**For this amazing scoop concerning Amerigo Mackeral and Messrs Taylor and Hessey, the KLP wishes to thank Aaron Howard, who makes art, music & words in brooklyn amongst his cats, plants & aquaria. Learn more about his work at And in case you haven’t caught on, Aaron Howard makes art, music & words in the guise of the Amerigo Mackeral persona.**

Letter #15: To John Taylor and James Hessey, 12 or 13 April 1817

Today’s letter is the first Keats sent to the two men who would become his new publishers, John Taylor and James Augustus Hessey. The brief note is essentially a courtesy hello, in which Keats apologizes for not having more time (or paper) to say more than that. Nonetheless, we sense a bit of his excitement coming off of the recent publication of his first volume, and his eager anticipation for the next project that Taylor and Hessey will help usher into being. That next project is, of course, Endymion, about which we’ll hear much more in coming weeks and months as Keats begins writing it.

Although we’ve had earlier opportunities to do so, today is the first time we’re introducing Amy Lowell into the story of Keats’s letters. Lowell was truly one of the great Friends of Keats. Her 1925 biography certainly put down a hefty deposit in the ledger of friendship toward Keats. But she was also a great collector of Keatsiana. Between 1900 or so and her death in 1925, she acquired many manuscripts of Keats’s letters and poems, and that collection formed the early bulk of Harvard’s Keats Collection. Incidentally, she was not the only Lowell (the illustrious Boston family) who was a friend of Keats. The KLP does not specialize in genealogy, so we’re not sure exactly how to characterize Amy Lowell’s relationship with James Russell Lowell, but we can say with confidence that Amy’s great-grandfather was James’s uncle–so, grandcousins? We’ll learn more about James Russell Lowell in 2018, because in the 1830s he befriended George Keats in Louisville, and through their friendship secured permission to publish two of Keats’s Scotch letters from summer 1818. (Updated on 27 April 2017: See the note below about not trusting us–this brief digression about James Russell Lowell is wrong on one slightly important detail: he was related to Amy Lowell, but he never traveled to Louisville in the 1830s. The KLP confused him with James Freeman Clarke. Forgive us, please. You’ll hear more about him later. James Russell Lowell may one day make another appearance, either in a lie or an actual fact).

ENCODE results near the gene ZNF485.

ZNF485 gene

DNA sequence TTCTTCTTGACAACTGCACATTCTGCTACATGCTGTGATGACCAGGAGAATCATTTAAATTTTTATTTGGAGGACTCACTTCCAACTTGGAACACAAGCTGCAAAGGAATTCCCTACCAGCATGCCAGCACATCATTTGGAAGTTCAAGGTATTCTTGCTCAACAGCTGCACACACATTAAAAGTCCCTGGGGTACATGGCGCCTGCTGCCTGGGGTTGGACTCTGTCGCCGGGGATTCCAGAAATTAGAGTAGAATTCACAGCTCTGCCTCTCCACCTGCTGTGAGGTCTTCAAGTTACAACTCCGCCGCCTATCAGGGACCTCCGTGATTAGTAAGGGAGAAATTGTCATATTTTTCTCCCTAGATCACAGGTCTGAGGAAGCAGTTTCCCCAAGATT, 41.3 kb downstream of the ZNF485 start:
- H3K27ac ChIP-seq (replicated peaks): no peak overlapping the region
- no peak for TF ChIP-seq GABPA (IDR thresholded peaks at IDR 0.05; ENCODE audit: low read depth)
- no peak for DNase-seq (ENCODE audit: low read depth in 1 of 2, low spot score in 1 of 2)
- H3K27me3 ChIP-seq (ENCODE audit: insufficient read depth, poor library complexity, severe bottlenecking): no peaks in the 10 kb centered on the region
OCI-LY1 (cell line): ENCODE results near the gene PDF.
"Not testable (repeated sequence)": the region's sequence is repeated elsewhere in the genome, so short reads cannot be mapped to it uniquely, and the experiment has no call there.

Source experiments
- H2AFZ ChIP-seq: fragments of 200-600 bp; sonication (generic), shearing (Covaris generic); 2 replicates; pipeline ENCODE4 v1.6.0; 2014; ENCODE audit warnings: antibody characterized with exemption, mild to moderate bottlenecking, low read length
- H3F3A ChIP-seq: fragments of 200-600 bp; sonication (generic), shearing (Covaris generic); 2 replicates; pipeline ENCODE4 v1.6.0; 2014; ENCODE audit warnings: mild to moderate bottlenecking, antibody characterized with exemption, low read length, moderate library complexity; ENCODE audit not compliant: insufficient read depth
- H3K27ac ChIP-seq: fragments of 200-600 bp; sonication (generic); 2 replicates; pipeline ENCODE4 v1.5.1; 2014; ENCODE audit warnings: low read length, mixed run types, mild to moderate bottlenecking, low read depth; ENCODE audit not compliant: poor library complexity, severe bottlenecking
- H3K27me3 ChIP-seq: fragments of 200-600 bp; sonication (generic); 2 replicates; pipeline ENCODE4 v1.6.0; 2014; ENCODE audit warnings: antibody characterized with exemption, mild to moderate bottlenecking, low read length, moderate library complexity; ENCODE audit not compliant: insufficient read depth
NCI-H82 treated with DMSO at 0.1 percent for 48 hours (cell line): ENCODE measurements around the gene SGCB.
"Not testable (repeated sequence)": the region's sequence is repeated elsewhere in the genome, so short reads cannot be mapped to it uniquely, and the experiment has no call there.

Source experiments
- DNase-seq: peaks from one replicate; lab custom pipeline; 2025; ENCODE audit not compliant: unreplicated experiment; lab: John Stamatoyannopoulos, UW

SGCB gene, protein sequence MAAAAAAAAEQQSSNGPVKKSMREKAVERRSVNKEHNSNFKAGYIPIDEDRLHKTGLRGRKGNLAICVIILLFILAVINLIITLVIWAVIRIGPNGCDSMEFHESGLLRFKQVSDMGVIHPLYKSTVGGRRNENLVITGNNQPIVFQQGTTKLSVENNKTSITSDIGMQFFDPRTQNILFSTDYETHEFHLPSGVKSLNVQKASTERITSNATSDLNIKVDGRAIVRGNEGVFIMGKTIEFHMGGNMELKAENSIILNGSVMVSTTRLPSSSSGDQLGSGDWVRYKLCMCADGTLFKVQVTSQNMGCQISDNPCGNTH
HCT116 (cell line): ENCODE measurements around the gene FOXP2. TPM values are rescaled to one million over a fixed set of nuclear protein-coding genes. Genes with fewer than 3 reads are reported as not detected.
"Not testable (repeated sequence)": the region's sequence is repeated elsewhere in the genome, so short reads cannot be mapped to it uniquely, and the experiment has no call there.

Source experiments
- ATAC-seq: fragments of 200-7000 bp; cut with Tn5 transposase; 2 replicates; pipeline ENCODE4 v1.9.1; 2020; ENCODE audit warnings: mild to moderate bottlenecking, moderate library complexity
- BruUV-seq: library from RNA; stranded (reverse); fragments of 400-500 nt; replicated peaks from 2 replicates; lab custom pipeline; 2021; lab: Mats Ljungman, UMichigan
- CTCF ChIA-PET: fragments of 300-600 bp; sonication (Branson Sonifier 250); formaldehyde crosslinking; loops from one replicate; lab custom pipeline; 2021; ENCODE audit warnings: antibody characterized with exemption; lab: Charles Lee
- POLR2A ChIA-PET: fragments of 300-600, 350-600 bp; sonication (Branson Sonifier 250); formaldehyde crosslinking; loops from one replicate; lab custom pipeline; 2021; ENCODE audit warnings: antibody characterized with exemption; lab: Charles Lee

But back to Amy Lowell, who acquired today’s letter, along with about two dozen other ones, at a Sotheby’s auction of Taylor family papers in 1903. One pines for those heady days in the late-19th and early-20th centuries when so many Keats manuscripts were coming up for sale. It seems unlikely that anyone anytime soon will acquire dozens of such treasures over the space of just a few years. Alas, the KLP does its best to provide some sense of encountering the objects in other ways than physical possession. And we wholeheartedly thank the great archival institutions like the Houghton Library at Harvard for helping make access possible. Here is an image of Keats’s letter courtesy of Harvard.


For our response to today’s letter, we have a special treat. We don’t mean to boast or anything, but we have for you an exclusive story that we’re breaking here today. It turns out that there is more to the history of this letter’s movements than we previously thought. The KLP is happy to announce that it has learned that Keats’s letter was originally intercepted by another recipient and then passed on to Taylor and Hessey!! And we are reproducing here today the accompanying message that the accidental recipient sent along with Keats’s scrap of a note. So head on to our next post to see our new discovery!

**The KLP adheres to the notion that Beauty is truth, truth beauty. As such, you probably shouldn’t trust us.**